A fifth of divorcing couples in court do not need to be there
One in five divorcing couples who end up in court do not need to be there, according to England and Wales’s most senior family judge. Sir Andrew McFarlane said in an interview with the BBC that couples were mistaking issues with the way they relate to each other for legal issues.
He added that the language used in court can compound matters by framing proceedings in highly adversarial terms.
Sir Andrew said: “My feeling is that about 20 per cent of the families who come to court to have a dispute about their children resolved would be better served by, at least, first of all trying to sort it out themselves in other ways.”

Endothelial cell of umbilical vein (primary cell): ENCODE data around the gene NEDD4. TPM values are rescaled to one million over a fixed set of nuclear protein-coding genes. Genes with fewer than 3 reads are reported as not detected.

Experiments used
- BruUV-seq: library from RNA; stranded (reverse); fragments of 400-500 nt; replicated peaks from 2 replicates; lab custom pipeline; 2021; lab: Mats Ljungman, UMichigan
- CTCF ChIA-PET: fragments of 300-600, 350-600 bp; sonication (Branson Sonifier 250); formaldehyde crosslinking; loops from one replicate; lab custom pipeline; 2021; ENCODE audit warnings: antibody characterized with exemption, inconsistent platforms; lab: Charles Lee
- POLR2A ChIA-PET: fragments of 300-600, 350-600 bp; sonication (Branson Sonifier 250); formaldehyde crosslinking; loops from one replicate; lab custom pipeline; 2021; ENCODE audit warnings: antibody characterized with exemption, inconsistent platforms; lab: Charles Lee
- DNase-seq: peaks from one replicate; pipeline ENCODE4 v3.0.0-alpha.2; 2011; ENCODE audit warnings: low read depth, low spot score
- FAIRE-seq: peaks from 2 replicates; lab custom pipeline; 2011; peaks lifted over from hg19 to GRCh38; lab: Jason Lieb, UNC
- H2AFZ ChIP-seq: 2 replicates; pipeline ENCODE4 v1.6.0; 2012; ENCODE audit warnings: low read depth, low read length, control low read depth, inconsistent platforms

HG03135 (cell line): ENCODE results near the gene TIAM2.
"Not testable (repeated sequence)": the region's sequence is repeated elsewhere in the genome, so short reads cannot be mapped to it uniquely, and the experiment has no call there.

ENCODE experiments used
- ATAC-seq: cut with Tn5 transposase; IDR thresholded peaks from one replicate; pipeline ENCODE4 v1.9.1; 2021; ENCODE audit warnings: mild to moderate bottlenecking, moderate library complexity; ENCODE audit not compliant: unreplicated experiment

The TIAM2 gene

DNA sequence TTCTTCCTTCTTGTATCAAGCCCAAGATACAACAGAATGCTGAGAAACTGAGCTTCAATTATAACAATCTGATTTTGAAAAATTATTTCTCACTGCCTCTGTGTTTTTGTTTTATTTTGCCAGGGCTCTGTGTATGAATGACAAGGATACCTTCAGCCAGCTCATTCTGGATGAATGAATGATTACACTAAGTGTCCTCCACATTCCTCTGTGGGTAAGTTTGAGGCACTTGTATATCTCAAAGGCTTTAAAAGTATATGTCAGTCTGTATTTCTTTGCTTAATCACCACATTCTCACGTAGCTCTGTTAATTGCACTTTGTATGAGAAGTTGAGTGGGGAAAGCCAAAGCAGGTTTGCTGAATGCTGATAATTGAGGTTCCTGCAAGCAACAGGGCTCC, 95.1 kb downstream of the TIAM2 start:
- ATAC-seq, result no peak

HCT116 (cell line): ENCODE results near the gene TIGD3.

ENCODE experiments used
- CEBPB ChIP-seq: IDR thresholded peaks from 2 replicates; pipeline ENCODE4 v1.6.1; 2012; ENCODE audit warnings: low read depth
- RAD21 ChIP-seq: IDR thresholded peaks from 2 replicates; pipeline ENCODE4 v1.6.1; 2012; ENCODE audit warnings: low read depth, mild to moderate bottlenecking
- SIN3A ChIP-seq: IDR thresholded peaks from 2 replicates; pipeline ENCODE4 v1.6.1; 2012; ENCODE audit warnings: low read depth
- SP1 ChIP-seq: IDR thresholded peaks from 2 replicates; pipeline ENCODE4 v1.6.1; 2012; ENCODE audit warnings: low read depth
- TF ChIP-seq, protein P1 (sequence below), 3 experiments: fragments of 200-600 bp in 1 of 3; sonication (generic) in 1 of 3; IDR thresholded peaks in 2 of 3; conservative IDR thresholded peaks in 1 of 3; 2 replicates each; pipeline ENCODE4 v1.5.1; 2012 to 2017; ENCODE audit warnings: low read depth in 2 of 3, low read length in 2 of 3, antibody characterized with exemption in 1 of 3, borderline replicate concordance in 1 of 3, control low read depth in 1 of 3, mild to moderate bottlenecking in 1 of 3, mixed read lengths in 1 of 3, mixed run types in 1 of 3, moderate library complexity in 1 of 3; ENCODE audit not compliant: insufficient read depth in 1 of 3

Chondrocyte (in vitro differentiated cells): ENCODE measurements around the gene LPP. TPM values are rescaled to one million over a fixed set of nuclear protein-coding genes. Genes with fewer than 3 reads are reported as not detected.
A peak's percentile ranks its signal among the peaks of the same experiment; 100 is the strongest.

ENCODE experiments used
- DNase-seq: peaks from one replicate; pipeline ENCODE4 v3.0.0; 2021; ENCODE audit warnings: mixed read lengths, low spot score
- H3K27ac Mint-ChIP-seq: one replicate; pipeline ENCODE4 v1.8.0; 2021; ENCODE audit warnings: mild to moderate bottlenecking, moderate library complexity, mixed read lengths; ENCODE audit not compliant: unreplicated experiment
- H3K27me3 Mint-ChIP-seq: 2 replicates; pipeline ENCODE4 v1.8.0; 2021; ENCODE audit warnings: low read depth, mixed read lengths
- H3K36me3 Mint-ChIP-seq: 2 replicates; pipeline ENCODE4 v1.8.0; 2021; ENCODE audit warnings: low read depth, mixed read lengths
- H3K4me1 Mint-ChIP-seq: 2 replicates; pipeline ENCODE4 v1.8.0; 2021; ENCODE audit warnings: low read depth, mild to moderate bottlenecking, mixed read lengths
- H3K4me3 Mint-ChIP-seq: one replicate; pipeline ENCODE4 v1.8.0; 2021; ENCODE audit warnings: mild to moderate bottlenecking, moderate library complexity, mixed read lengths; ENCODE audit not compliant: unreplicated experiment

His comments echo some of the arguments put forward by proponents of so-called no-fault divorce, which came into effect in April this year and removes the requirement for couples either to apportion blame or wait a considerable length of time before divorcing.
The reforms also included changes to the terms used in divorce proceedings, such as replacing ‘petitioner’ with ‘applicant’ and making joint applications for divorce possible for the first time.
One of the most effective ways for couples to keep their divorce proceedings out of court is to use mediation.
Mediation involves the use of a trained third party to guide discussions productively, to reach an agreement on child arrangements or financial arrangements, which can be made legally binding.